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The  Art  Of 


(this site is a work in progress)

Friedrich Kalkbrenner Preludio Nr. 1 in C major Op. 88

Jeroen Malaise, Pleyel Concert Grand 1841

with the support of Piano’s Maene and the Chris Maene Collection

Muzio Clementi - from Preludes and Exercises, Op.43

Jeroen Malaise, pianoforte Longman Clementi 1798

with the support of Piano’s Maene and the Chris Maene Collection



This website offers various approaches to practicing the art of improvisational preluding at the piano. This discipline was once common practice but more or less disappeared during the last century. In recent years, there has been renewed interest in reviving this artform. The content found on this website is the result of years of research in the artistic and pedagogical field, currently in an academic research project at the Royal Conservatoire Antwerp in Belgium. It relies on historical didactic instructions to make preluding at the piano accessible and up-to-date again, and promotes the development of a contemporary approach.


An improvised prelude precedes a piece of repertoire in the same key. Such a prelude is very short, usually between 10 and 30 seconds, but depending on the circumstances it can be longer. It is based on a harmonic progression similar to an extended cadenza.


Learning to improvise preludes means developing harmonic knowledge, keyboard skills and a vivid imagination, so mastering this discipline cannot be accomplished by only following a linear, step-by-step plan. This is why each section of the website approaches preluding from a different angle. Young pianists or beginners should first familiarize themselves with basics, whereas advanced pianists could start with harmonizations and diminutions. 


Historically, improvised keyboard preludes were a common phenomenon in the 19th century, and they could serve various purposes: as an introductory gesture, a kind of warm-up, an announcement of the following piece, an expressive soliloquy, a way of becoming familiar with the instrument, a means of attracting the listener's attention or raising their expectations, a test of the instrument's tuning and the hall's acoustics, and above all a way to set the mood for the piece that is being introduced. Although the tradition of improvisational preluding or l'Art de Préluder extended into the early 20th century, it reached its peak between 1770 and 1840, with master pianists such as Mozart, Clementi, Dussek, Beethoven, Kalkbrenner, Hummel, Czerny, Moscheles, Chopin and Liszt. According to Czerny, preluding is the very first step into the domain of improvisation.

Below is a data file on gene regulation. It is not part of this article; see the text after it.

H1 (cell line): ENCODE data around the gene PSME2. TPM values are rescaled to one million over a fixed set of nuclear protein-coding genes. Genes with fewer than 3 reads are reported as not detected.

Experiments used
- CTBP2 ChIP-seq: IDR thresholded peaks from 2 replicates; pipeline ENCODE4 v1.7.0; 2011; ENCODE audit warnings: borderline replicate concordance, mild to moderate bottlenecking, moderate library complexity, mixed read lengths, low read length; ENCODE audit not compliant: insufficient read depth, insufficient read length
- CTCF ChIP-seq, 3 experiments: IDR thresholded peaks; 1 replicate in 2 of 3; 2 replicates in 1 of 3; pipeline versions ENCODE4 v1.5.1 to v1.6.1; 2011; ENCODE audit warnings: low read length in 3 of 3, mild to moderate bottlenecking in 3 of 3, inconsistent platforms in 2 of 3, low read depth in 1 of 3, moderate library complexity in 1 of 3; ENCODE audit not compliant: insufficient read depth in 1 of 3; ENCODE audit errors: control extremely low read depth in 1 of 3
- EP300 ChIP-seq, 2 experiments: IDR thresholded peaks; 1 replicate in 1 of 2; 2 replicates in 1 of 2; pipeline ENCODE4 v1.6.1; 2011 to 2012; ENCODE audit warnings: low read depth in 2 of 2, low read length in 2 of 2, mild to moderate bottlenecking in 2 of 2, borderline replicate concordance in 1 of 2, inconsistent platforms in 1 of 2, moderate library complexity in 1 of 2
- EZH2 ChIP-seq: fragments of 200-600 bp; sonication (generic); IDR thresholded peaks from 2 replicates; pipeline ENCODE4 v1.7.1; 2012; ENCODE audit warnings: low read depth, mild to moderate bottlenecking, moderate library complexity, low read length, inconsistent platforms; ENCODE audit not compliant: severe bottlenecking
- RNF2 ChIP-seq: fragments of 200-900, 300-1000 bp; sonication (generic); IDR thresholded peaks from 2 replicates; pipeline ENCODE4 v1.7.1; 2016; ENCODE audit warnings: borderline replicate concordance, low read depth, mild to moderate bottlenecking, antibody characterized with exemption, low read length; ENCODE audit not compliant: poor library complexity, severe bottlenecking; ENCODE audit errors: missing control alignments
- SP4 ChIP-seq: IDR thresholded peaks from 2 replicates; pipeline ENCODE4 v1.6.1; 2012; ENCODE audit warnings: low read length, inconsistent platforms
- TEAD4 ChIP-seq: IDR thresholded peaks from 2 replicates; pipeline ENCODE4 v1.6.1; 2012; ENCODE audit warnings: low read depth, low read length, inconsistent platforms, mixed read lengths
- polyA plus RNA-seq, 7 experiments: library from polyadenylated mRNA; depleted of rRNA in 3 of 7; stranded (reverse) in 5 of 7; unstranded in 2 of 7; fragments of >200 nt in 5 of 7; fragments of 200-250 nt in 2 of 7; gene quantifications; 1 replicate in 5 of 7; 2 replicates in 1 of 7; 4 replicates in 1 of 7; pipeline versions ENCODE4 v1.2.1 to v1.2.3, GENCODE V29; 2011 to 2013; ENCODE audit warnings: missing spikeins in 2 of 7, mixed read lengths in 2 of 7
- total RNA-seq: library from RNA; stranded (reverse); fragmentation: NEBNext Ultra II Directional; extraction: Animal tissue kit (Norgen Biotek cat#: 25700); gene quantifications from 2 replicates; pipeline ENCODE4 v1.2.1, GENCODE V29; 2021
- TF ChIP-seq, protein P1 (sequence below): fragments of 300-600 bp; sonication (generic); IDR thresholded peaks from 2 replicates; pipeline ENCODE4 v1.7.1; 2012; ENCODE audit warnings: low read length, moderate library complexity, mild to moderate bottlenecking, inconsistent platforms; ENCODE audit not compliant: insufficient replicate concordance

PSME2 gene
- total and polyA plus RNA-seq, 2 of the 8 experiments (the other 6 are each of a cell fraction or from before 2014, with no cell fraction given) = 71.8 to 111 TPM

The art of preluding is a demanding discipline that requires the performer not only to have sufficient knowledge and technical skills, but also to be creative and spontaneous while adapting to the circumstances of that moment, inviting the public to a unique experience. 

Many thanks for the outstanding advice from Yves Senden, Frank Agsteribbe, Wout Gooris, Ewald Demeyere, Korneel Bernolet,

Bram Van Camp, Chris Maene, Piet Kuijken and Rachel Perfecto.


Jeroen Malaise(°1971, Antwerp, Belgium) is a pianist-composer and teacher at the Royal Conservatoire Antwerp. As a performer and creator he has a fascination for various traditions and different forms of improvisation. 

Jeroen played several keyboard instruments from an early age on, including clavichord, harpsichord and piano. He performed with various productions in most European countries and different continents.

Koen Broos

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